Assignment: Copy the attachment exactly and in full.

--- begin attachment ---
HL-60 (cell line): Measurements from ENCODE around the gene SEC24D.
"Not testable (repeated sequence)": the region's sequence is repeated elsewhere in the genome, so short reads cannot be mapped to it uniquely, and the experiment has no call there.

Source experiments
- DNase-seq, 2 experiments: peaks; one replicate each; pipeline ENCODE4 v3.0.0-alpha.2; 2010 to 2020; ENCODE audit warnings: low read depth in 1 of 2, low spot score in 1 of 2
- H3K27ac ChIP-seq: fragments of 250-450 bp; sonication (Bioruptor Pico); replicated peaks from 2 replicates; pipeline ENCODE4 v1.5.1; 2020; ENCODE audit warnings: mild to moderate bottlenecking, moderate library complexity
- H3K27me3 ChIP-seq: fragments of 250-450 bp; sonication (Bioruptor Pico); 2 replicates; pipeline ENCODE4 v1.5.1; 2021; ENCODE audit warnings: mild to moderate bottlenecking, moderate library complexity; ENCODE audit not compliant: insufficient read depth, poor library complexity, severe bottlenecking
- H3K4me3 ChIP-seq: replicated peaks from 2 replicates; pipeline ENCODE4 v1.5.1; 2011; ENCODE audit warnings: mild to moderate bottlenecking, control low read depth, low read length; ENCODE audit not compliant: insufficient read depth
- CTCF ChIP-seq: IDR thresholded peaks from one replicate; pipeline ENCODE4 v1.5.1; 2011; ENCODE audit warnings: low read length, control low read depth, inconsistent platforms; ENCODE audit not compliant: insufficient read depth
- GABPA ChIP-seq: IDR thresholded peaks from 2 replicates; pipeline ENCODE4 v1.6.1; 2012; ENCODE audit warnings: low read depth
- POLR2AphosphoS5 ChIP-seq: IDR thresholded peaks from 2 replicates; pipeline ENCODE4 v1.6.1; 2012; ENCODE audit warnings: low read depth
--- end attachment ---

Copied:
HL-60 (cell line): Measurements from ENCODE around the gene SEC24D.
"Not testable (repeated sequence)": the region's sequence is repeated elsewhere in the genome, so short reads cannot be mapped to it uniquely, and the experiment has no call there.

Source experiments
- DNase-seq, 2 experiments: peaks; one replicate each; pipeline ENCODE4 v3.0.0-alpha.2; 2010 to 2020; ENCODE audit warnings: low read depth in 1 of 2, low spot score in 1 of 2
- H3K27ac ChIP-seq: fragments of 250-450 bp; sonication (Bioruptor Pico); replicated peaks from 2 replicates; pipeline ENCODE4 v1.5.1; 2020; ENCODE audit warnings: mild to moderate bottlenecking, moderate library complexity
- H3K27me3 ChIP-seq: fragments of 250-450 bp; sonication (Bioruptor Pico); 2 replicates; pipeline ENCODE4 v1.5.1; 2021; ENCODE audit warnings: mild to moderate bottlenecking, moderate library complexity; ENCODE audit not compliant: insufficient read depth, poor library complexity, severe bottlenecking
- H3K4me3 ChIP-seq: replicated peaks from 2 replicates; pipeline ENCODE4 v1.5.1; 2011; ENCODE audit warnings: mild to moderate bottlenecking, control low read depth, low read length; ENCODE audit not compliant: insufficient read depth
- CTCF ChIP-seq: IDR thresholded peaks from one replicate; pipeline ENCODE4 v1.5.1; 2011; ENCODE audit warnings: low read length, control low read depth, inconsistent platforms; ENCODE audit not compliant: insufficient read depth
- GABPA ChIP-seq: IDR thresholded peaks from 2 replicates; pipeline ENCODE4 v1.6.1; 2012; ENCODE audit warnings: low read depth
- POLR2AphosphoS5 ChIP-seq: IDR thresholded peaks from 2 replicates; pipeline ENCODE4 v1.6.1; 2012; ENCODE audit warnings: low read depth